“They work hard,” I said, and then it registered that three librarians were just sitting there talking to each other.   “I’m sure they work hard most of the time.” We stood and stared at the librarians for a few more seconds while they talked.  “I’m sure at some point today they’ll work hard.  You still shouldn’t litter.”

“Okay, officer,” she said, and jogged back to throw the bag away.  I turned and watched her jog.  Most of the library watched her jog.  When she returned she asked, “Is my record clean, officer?”

“Yes, but I’ll be watching you.”  That was true because I liked watching her (hopefully that didn’t sound creepy).

Danielle brushed her arm against mine and set a slow pace as we continued to the checkout desk.

“So, how much of the vampire book did you read?” I asked.

“Enough to know it sucks.”

“When I was in college, a girlfriend broke up with me because of that book,” I said.

“Why?  Did you tell her it sucked?”

“I told her it was a woman’s book.”

“That’s why she broke up with you?”

“There were other issues, but that’s what started the argument that escalated to a breakup.” I knew it was a bad idea to talk about a previous girlfriend to a woman I was really attracted to, so I tried to think of a way to change the subject.

“Did you think the book sucked?” Danielle asked, doing my work for me.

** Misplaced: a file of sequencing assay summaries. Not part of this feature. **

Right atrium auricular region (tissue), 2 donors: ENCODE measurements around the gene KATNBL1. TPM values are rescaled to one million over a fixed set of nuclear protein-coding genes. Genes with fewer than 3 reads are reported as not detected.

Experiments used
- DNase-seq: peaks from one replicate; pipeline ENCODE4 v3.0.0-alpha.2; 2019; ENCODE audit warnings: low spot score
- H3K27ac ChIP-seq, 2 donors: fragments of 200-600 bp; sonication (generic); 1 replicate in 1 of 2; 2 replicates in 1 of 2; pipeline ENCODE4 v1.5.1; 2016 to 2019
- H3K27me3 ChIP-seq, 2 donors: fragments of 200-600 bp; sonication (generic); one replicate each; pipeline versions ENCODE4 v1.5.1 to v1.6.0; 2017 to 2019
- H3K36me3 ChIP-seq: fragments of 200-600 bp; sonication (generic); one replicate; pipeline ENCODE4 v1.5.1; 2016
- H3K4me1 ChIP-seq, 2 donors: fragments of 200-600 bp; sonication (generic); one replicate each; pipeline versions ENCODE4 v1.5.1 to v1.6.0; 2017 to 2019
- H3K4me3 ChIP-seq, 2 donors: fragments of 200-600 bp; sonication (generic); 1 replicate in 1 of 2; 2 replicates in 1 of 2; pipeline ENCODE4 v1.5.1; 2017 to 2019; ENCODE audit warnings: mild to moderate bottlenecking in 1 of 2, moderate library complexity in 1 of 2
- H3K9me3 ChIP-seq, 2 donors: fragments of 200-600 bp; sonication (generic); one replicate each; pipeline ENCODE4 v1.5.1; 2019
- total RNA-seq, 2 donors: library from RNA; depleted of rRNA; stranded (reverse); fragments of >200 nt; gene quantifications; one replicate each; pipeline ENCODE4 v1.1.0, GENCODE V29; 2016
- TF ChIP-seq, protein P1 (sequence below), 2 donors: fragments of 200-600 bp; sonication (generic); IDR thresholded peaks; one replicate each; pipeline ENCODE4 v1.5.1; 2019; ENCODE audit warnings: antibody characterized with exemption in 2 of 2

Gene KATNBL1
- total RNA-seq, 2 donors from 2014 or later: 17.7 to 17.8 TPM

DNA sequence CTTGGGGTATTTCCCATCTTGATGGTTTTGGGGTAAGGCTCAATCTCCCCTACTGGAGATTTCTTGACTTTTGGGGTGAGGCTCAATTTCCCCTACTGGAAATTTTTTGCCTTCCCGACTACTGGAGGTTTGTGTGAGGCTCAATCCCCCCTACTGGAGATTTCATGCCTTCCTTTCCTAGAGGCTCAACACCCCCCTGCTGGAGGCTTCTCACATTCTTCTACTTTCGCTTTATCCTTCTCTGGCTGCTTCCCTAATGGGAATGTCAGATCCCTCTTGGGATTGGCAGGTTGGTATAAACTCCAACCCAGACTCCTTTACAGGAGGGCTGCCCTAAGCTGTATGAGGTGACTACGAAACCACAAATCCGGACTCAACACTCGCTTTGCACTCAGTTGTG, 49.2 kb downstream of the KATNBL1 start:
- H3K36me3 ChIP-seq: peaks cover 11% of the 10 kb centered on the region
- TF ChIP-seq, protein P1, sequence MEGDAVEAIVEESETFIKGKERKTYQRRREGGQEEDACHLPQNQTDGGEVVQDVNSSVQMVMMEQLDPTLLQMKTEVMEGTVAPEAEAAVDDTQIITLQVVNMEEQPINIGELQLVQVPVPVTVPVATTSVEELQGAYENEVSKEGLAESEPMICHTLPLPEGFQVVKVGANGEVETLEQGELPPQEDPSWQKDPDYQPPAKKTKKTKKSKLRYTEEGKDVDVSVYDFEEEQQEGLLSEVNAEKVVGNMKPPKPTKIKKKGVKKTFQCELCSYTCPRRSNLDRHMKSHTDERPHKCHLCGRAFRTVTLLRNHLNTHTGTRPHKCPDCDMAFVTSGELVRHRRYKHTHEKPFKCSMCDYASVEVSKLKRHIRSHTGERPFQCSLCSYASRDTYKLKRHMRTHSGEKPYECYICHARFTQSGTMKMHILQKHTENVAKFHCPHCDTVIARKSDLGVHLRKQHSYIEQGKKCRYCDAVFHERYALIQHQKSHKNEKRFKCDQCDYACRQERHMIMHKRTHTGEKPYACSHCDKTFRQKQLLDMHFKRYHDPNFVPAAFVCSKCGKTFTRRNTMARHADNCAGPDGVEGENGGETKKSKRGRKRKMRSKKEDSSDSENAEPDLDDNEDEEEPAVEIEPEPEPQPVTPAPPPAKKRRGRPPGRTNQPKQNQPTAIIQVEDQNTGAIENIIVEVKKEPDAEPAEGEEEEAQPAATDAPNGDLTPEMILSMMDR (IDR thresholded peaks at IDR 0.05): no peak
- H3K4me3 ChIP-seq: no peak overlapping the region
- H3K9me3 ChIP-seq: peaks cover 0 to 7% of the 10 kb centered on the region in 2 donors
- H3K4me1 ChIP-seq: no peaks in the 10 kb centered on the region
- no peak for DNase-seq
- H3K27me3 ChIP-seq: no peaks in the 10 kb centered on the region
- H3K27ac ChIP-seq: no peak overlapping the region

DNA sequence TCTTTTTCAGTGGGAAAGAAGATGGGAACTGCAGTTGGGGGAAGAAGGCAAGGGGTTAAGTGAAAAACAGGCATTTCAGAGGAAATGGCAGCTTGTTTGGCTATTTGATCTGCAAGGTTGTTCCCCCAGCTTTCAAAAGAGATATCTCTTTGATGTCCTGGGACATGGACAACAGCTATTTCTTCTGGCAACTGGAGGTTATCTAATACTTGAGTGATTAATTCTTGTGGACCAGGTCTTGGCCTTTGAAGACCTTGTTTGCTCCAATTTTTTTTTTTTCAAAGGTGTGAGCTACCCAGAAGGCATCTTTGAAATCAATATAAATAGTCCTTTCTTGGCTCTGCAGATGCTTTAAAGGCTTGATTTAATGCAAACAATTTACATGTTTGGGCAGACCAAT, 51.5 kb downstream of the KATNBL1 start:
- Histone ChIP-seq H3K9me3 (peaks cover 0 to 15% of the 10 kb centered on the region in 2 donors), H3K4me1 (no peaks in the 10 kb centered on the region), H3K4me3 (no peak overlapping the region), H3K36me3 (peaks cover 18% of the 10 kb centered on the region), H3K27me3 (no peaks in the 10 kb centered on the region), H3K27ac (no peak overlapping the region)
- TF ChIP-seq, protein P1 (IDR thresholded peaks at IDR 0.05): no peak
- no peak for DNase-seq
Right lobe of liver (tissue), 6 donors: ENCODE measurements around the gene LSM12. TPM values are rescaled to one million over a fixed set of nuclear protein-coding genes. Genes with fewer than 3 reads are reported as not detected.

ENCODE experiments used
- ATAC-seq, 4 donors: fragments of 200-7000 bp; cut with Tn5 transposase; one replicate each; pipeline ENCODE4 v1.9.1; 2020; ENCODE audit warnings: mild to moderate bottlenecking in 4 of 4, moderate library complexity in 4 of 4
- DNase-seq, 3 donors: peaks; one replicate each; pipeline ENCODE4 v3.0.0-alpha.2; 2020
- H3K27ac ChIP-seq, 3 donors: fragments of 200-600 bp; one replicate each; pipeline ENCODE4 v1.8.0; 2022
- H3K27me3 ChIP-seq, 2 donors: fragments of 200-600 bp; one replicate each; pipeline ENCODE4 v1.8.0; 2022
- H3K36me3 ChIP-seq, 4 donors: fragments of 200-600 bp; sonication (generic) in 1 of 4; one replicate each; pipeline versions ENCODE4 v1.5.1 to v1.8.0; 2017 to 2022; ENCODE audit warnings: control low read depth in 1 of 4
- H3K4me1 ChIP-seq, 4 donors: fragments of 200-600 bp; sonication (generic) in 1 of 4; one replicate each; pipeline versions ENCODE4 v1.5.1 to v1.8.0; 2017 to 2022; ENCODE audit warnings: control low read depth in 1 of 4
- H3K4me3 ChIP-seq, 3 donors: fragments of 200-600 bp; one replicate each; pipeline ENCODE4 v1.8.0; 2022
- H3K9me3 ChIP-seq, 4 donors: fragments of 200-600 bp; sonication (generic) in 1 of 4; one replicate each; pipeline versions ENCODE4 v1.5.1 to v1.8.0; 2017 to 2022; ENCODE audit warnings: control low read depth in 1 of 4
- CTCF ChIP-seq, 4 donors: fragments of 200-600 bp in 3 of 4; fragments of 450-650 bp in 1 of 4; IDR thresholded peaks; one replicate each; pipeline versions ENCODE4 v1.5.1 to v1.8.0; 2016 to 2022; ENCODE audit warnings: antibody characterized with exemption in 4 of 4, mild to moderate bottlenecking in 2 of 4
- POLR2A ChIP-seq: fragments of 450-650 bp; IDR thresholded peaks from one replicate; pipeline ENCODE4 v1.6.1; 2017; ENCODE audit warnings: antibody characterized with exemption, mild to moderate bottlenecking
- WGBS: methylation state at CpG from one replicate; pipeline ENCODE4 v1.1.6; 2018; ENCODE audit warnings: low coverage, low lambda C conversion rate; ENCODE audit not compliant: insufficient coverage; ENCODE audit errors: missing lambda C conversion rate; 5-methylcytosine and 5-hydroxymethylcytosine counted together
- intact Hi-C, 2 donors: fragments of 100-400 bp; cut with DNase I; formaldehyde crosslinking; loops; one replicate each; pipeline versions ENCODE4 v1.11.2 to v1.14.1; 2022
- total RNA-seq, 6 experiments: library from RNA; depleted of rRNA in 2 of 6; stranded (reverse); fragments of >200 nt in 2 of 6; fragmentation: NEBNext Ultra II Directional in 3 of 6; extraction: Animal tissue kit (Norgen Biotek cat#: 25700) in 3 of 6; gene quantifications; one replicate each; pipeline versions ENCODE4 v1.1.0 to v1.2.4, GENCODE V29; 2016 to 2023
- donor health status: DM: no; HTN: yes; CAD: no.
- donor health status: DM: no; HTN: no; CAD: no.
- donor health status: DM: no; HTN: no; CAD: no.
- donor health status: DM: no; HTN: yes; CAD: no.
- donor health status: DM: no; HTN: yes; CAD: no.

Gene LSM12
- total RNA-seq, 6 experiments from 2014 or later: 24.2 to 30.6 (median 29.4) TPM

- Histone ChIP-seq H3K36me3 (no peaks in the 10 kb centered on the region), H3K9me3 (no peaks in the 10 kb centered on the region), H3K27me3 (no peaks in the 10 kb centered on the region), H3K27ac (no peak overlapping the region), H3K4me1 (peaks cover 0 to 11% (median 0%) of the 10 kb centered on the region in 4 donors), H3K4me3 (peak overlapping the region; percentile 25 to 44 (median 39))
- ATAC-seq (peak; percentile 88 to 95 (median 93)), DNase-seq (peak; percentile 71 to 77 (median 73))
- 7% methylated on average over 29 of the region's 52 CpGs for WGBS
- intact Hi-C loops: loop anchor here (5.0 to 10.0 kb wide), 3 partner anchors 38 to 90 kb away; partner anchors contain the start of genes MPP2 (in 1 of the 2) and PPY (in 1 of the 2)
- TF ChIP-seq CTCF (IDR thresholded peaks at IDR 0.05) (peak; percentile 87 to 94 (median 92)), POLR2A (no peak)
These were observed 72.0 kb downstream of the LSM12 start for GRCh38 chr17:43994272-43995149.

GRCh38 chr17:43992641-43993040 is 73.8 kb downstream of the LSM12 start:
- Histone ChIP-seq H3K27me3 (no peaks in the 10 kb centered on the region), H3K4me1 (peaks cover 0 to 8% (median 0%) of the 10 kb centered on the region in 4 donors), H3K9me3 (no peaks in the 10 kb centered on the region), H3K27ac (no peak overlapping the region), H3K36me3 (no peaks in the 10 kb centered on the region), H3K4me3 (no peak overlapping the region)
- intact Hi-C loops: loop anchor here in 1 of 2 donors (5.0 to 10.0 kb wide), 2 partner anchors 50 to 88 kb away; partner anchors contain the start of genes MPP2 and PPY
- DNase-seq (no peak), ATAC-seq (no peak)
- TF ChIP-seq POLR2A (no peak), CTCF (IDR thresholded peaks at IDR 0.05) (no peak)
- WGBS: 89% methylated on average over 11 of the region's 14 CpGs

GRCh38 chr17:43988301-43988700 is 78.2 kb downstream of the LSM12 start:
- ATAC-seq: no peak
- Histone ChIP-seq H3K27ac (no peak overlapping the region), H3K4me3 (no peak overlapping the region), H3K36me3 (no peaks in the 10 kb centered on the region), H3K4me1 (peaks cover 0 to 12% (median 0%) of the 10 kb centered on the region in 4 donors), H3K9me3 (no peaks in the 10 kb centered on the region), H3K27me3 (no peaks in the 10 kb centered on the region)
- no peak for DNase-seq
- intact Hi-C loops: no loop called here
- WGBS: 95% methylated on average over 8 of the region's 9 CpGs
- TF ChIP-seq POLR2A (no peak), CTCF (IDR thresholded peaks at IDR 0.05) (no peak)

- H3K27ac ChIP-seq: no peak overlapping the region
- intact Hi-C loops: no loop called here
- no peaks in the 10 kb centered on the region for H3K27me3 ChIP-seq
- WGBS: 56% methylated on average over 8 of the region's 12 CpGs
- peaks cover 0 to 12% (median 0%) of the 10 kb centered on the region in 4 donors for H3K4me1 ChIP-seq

“No.  I didn’t like it, but it didn’t suck.”

“That’s what ‘sucks’ means; you don’t like it.”

“No, ‘sucks’ means there’s nothing good about it at all.  The book can be good, but I don’t appreciate it.  That’s different from sucking.”

“No, if it sucks, you don’t like it.  It doesn’t matter what other people think.”

“Yes, it does matter.  ‘Sucking’ should be universal.  If everybody hates it, then it sucks.  If it has artistic merit, then it can’t suck.”

“No,” Danielle said.  “If I don’t like something, it sucks.  If you don’t like something, it sucks.”

“What if you think it sucks, and I don’t think it sucks?”

“Then we argue about whether or not it sucks.”

“Let’s ask the librarians here,” I said, nodding to the three women behind the counter.  I gave the closest one my library card.

Another librarian stamped an index card and slipped it into the Tom Clany book.  As she handed me the book, she said, “Young man, I’d think you’d do very well for yourself if you just agreed with this young lady, whatever it is you’re arguing about.”

“See?”  Danielle said.   “Interview with a Vampire sucks.”

“Wait a minute,” the librarian said.  “I didn’t know you were talking about Interview with the Vampire.  That’s one of my favorite books.”

“See?”  I said.  “How can Interview with the Vampire suck if it’s a librarian’s favorite book?”

“The librarian said you’re supposed to agree with me,” Danielle stage whispered, barely moving her lips.

I paused.  Danielle had just won the argument.  “I’m sorry,” I said to the librarian.  “Interview with the Vampire sucks.”

“That’s okay, young man.  Tom Clancy sucks even more.”

Danielle shrugged her shoulders.  “I wouldn’t know.”

As we walked out, Danielle hogged the sidewalk, taking the middle and brushing her arm against mine again.  The polite part of me wanted to yield ground to her and walk on the sidewalk, but I also liked the feel of her arm against mine.

“So… What are you doing today?” she asked.

“Reading this,” I said, “and watching football.”

“That sounds… fun.”

After a pause, I asked, “What are you doing?”

“No plans,” she said.

As soon as we reached the parking lot, she stepped in front of me and held out her hand.  “It was good to see you again.  I’m glad we agree about what sucks now.”  Then she gave me a firm quick handshake.